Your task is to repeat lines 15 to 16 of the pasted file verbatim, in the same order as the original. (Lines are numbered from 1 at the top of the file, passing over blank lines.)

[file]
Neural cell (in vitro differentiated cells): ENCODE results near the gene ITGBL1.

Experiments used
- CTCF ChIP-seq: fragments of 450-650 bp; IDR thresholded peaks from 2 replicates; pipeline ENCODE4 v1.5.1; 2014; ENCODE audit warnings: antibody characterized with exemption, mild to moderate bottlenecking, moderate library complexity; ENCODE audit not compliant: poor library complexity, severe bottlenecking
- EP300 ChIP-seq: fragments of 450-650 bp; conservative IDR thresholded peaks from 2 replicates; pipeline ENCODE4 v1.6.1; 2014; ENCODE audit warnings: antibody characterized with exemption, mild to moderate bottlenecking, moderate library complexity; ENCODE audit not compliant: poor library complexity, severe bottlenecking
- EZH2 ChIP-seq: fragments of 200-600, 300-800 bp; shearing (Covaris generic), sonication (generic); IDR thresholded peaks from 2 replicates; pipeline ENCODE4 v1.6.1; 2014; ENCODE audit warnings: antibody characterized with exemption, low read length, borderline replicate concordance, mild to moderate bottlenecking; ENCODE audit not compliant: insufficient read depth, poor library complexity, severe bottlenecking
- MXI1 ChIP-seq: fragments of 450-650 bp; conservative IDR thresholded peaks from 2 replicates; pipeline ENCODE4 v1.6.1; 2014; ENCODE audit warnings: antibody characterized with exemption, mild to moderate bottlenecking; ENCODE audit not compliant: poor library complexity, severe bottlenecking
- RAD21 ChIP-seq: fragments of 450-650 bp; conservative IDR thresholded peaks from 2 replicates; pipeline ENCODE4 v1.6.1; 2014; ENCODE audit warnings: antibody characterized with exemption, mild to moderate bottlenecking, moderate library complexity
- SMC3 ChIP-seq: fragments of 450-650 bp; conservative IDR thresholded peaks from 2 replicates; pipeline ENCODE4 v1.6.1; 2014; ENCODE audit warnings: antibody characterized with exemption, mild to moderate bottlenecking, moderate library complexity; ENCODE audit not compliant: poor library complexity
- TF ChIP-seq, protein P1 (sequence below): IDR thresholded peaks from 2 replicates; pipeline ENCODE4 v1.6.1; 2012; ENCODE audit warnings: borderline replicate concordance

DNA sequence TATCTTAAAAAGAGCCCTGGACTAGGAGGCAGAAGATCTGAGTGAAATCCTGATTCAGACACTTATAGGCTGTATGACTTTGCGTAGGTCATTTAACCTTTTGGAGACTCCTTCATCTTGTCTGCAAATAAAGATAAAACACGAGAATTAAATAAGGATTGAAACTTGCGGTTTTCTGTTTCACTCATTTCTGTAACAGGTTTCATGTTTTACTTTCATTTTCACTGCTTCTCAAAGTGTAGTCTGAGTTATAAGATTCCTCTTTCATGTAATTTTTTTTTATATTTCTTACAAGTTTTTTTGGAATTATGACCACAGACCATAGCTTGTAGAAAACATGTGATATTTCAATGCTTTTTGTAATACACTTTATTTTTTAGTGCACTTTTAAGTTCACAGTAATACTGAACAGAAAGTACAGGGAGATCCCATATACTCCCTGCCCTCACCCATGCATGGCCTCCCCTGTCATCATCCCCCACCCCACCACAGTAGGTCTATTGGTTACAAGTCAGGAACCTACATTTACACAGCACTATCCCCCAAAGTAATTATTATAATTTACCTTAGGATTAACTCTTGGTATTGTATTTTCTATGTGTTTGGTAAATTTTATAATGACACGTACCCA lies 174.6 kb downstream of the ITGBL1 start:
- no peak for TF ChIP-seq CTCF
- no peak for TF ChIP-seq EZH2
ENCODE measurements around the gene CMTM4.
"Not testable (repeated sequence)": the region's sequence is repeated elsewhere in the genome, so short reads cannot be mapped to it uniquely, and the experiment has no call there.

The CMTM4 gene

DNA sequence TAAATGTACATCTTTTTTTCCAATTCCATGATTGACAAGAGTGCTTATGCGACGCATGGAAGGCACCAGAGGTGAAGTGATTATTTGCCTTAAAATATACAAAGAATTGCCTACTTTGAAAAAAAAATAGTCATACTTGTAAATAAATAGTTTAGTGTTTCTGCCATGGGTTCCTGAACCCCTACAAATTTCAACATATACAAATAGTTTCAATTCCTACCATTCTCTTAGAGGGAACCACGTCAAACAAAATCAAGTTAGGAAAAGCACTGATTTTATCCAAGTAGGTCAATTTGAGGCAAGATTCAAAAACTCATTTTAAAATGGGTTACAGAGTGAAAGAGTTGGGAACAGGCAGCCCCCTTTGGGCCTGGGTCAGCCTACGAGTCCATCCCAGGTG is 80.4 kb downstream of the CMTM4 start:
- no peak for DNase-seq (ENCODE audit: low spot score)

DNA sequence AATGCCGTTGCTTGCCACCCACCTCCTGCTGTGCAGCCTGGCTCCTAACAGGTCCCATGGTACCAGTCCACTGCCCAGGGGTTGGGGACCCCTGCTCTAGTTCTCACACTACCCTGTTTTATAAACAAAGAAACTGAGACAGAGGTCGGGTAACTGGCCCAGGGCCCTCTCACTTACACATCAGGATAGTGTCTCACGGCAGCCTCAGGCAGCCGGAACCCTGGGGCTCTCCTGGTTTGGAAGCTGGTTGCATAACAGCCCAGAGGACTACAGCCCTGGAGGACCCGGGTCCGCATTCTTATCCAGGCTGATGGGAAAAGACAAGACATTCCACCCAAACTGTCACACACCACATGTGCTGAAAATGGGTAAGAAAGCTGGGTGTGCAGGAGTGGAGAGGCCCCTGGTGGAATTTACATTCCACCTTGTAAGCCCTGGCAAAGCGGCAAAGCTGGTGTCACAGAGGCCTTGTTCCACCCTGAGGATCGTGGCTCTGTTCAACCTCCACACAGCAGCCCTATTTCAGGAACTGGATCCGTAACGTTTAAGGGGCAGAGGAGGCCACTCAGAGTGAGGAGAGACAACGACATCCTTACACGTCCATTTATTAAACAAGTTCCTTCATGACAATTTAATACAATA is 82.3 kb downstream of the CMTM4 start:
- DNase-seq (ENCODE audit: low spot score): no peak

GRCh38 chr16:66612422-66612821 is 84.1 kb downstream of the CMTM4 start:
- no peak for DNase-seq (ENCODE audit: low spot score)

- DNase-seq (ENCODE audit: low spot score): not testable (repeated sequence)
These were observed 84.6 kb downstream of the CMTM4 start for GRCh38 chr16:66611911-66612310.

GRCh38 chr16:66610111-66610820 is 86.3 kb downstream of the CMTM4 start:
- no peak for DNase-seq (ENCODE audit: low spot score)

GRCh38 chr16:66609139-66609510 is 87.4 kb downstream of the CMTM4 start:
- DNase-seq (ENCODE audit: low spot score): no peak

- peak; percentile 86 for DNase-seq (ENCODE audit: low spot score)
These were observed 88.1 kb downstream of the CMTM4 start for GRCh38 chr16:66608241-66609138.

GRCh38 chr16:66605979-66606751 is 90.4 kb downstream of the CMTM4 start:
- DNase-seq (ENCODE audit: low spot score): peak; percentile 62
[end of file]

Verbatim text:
The CMTM4 gene

DNA sequence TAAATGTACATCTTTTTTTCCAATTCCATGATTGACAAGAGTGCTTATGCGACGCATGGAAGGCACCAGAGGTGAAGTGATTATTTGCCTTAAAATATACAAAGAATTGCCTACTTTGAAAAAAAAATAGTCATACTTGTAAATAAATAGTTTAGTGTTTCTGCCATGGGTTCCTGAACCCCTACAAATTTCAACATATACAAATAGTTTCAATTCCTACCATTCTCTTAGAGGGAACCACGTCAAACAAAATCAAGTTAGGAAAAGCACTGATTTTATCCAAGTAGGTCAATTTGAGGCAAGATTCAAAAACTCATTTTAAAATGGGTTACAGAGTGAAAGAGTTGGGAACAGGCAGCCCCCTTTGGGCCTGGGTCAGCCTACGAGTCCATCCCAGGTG is 80.4 kb downstream of the CMTM4 start: